A woman hires a native guide to take her through the Brazilian jungle and safely back to civilization. The guide adeptly clears dense vegetation to forge a path, points out venomous snakes she would otherwise trample on, keeps predatory jaguars at bay and successfully leads her to a small boat waiting by the river. That boat will take her to the capital city, a place gloriously free of vampire bats, poison dart frogs, and other unfamiliar dangers of the rainforest.
The woman eagerly boards the boat, the guide gives it a shove, and then he turns to leave. His job is done, right?
Unbeknown to the woman, just yards away, electric eels, piranhas, and anacondas swim freely. Giving the oar a tentative row, she realizes she’s not too sure of the exact signs she’s looking for to find her way back to the city. Her pale, unprotected skin begins to burn under the sun’s strong rays. She’s thirsty.
Did the guide do his job?
No matter how exceptional the care a hospital provides, a patient’s journey to healing can be perilous without proper care transitions from one setting to another. Simply getting patients through the jungle isn’t enough. For smooth sailing, they and their care team need the information and tools that will equip them for continued healing.
Unfortunately, in today’s complex and hectic healthcare environment where patients are many and staff is stretched, poor care transitions have become commonplace. Too often, after they perceive their part done, busy healthcare providers send off their patients without a second glance.
In its 2001 Crossing the Quality Chasm report, the Institute of Medicine declared the U.S. healthcare system poorly organized and complicated, containing “layers of processes and handoffs that patients and families find bewildering and clinicians view as wasteful.” Patients are often discharged without essential information on self-care, what medication side effects to monitor for, when they can safely resume activities, and where to go with questions, the institute reported.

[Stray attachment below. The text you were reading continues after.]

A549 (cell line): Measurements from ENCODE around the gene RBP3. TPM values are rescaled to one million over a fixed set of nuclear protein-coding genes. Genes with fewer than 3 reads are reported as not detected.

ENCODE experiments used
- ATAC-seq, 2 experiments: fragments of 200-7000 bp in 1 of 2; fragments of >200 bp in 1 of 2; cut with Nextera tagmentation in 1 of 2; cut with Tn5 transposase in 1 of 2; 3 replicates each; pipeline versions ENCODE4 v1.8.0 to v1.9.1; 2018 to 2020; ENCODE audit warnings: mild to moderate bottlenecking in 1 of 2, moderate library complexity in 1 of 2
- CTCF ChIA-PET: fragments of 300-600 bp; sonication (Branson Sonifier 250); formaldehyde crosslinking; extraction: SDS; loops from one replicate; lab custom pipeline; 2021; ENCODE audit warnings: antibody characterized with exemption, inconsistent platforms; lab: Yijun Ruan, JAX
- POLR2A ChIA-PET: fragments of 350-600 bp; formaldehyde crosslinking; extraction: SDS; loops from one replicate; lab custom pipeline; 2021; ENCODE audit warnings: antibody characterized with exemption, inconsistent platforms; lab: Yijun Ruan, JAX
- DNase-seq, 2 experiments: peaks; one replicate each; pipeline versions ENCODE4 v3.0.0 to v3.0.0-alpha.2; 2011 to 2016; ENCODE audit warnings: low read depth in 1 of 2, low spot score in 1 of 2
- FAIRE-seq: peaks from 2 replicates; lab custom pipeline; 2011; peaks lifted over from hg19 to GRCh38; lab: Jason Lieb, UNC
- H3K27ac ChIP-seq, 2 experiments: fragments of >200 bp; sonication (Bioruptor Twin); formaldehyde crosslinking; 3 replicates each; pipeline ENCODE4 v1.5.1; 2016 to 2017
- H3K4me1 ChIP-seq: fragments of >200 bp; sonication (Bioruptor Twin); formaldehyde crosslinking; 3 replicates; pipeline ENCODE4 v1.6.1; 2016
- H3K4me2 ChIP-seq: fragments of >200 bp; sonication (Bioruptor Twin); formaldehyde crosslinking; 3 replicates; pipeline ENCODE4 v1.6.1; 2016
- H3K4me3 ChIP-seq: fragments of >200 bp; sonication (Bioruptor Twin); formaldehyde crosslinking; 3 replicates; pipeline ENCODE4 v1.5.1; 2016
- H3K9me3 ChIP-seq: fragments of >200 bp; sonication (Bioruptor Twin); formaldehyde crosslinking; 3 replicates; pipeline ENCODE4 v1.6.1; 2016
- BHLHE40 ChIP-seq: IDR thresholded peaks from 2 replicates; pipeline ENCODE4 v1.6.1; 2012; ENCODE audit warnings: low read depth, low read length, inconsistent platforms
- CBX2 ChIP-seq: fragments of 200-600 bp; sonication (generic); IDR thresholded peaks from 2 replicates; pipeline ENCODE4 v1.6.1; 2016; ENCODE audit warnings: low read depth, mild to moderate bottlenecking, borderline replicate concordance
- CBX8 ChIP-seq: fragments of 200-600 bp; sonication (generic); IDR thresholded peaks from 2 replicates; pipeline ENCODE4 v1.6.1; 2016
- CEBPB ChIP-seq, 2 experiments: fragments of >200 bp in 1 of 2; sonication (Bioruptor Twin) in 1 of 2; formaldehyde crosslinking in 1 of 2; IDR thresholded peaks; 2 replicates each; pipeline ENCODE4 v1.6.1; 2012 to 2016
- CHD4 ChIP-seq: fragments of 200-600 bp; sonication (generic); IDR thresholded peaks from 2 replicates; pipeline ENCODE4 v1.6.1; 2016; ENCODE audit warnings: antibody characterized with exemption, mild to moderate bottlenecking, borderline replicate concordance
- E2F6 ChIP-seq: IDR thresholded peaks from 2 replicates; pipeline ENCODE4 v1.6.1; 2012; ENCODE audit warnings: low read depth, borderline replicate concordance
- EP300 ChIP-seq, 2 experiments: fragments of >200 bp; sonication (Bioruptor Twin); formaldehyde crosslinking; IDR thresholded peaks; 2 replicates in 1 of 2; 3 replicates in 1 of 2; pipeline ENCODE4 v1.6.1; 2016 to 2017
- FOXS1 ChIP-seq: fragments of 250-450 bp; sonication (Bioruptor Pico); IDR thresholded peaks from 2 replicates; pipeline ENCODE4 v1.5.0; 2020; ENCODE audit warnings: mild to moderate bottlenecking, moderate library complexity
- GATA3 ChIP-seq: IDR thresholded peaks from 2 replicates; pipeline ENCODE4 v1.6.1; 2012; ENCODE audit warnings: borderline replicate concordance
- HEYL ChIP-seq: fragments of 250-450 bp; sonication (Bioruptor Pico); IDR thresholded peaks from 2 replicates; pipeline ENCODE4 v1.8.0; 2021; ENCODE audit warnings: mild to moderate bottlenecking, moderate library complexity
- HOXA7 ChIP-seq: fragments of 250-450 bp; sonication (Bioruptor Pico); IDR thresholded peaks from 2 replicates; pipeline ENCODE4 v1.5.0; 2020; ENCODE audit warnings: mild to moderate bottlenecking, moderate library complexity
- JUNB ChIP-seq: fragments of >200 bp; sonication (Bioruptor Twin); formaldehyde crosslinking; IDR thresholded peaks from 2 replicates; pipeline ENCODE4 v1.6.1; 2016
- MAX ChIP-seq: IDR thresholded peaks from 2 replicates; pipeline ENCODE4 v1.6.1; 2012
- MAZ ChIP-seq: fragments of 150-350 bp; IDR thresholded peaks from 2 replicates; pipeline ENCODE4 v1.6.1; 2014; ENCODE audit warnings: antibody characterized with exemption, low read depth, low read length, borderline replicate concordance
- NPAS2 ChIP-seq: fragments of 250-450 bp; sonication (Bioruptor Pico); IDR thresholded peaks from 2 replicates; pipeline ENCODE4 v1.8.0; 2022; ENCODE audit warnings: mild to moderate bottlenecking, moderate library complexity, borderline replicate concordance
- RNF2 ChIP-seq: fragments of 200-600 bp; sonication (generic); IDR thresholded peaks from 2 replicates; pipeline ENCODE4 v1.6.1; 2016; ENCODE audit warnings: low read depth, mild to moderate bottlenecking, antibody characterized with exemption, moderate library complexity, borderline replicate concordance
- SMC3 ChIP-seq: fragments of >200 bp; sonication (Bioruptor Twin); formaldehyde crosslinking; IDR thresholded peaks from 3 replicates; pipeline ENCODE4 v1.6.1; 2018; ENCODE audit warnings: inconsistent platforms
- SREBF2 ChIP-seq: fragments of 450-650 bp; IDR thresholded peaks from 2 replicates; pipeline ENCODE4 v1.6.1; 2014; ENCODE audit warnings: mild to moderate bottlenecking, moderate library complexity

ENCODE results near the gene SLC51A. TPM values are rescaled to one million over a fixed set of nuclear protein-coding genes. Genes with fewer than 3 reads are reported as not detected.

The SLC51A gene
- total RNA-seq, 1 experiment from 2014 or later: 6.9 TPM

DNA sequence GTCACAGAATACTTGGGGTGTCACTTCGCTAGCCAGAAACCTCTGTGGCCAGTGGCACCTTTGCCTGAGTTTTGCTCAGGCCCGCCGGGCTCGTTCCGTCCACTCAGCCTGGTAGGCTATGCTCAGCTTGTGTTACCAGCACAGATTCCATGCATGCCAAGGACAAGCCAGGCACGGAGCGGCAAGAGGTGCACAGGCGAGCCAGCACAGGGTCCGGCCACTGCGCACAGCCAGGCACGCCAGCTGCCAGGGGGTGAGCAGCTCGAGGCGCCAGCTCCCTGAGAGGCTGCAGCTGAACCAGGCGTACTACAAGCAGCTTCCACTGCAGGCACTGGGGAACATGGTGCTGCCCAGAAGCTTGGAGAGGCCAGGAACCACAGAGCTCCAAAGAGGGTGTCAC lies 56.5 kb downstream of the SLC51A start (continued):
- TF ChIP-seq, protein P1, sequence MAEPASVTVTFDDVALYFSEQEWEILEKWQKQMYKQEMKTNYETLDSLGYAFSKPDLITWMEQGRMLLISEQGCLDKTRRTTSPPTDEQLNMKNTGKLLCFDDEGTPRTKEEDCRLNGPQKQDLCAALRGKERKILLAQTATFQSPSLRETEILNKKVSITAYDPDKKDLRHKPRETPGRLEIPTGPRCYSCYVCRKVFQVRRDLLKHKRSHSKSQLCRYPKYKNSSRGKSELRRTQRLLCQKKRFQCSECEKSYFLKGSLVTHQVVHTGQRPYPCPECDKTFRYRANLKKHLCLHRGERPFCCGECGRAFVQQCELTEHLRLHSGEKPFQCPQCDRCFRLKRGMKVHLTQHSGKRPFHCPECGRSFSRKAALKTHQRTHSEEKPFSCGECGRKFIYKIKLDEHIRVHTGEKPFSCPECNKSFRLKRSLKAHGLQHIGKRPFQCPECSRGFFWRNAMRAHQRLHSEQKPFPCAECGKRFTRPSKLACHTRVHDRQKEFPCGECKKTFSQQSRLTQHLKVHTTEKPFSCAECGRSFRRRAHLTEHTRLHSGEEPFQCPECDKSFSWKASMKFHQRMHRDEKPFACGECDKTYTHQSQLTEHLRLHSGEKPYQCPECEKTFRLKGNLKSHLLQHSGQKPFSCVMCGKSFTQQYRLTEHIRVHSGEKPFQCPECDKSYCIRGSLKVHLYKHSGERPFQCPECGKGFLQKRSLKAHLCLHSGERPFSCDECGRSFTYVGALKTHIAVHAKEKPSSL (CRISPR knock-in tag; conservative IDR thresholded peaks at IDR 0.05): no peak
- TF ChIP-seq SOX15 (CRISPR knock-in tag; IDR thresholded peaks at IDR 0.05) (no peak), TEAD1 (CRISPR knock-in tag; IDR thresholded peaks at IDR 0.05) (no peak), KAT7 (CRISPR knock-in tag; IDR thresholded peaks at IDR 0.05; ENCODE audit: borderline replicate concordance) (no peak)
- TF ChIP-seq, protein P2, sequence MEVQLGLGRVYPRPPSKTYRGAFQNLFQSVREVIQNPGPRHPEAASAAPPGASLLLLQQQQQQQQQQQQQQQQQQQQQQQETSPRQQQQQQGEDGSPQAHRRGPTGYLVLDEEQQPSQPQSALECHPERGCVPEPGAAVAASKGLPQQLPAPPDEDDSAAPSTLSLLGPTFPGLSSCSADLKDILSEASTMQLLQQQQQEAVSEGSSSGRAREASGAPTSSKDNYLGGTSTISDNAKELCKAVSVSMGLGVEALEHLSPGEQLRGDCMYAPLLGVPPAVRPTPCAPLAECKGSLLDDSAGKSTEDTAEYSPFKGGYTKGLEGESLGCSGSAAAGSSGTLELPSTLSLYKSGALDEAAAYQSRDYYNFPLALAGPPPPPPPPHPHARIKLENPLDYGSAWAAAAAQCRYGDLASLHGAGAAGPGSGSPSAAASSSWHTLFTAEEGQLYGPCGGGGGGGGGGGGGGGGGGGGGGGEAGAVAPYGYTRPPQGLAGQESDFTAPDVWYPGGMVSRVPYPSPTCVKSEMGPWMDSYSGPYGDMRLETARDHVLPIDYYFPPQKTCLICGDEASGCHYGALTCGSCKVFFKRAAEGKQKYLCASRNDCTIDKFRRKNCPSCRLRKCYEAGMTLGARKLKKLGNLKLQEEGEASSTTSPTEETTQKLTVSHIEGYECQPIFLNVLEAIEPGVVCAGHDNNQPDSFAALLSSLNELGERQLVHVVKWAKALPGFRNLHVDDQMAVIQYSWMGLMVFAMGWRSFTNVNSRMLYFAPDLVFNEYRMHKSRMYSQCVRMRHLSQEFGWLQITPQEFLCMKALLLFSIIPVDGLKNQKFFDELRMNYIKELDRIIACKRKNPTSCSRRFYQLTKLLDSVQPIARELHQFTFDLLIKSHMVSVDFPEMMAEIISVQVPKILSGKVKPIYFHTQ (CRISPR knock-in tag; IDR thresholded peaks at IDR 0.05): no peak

Communication between hospitals and primary care providers was found lacking, too, in a 2007 Journal of the American Medical Association study. During post-discharge visits with patients, just 12% to 34% of primary care providers had a hospital discharge summary on hand. And when they did, important information was usually missing, such as test results, discharge medications, and plans for follow-up, according to the Robert Wood Johnson Foundation.
Given the dearth of post-discharge details, it’s not surprising that patients often run into trouble with worsening conditions that require rehospitalization. One in five Medicare patients is rehospitalized within a month of discharge, the Robert Wood Johnson Foundation reports. Better care coordination at discharge could potentially prevent readmission in three out of four cases.
Poor care transitions are costly in financial terms too. In 2011 alone, inadequate care coordination resulted in $25 to $45 billion in wasteful spending on complications that could have been avoided, and rehospitalizations. According to the National Quality Forum, Medicare spends about $15 billion a year on preventable hospital readmissions.
Things are changing, however. Thanks in part to recent Medicare policies that promote care coordination, and others that penalize hospitals up to 3% of their reimbursement for excessive readmission rates, hospital and health system leaders are beginning to pay some much-needed attention to care transitions and how to make them better.
They—anyone in patient care, for that matter—may want to take note of this: The National Association for Healthcare Quality will focus its National Quality Summit, April 23-24 in Philadelphia, on the whys and hows of improving the quality and safety of care transitions. Conference content will focus, in particular, on the hows, featuring a host of takeaways that can easily be implemented for better care transitions, according to summit co-chair Nancy Terwoord, BSN, RN.
“Every speaker is going to come prepared with two or three concrete things that … most of us should be able take back to our own setting and make it work,” she said.
With more attention paid to providing effective care transitions, vulnerable patients will no longer be expected to navigate unfamiliar and potentially dangerous waters on their own.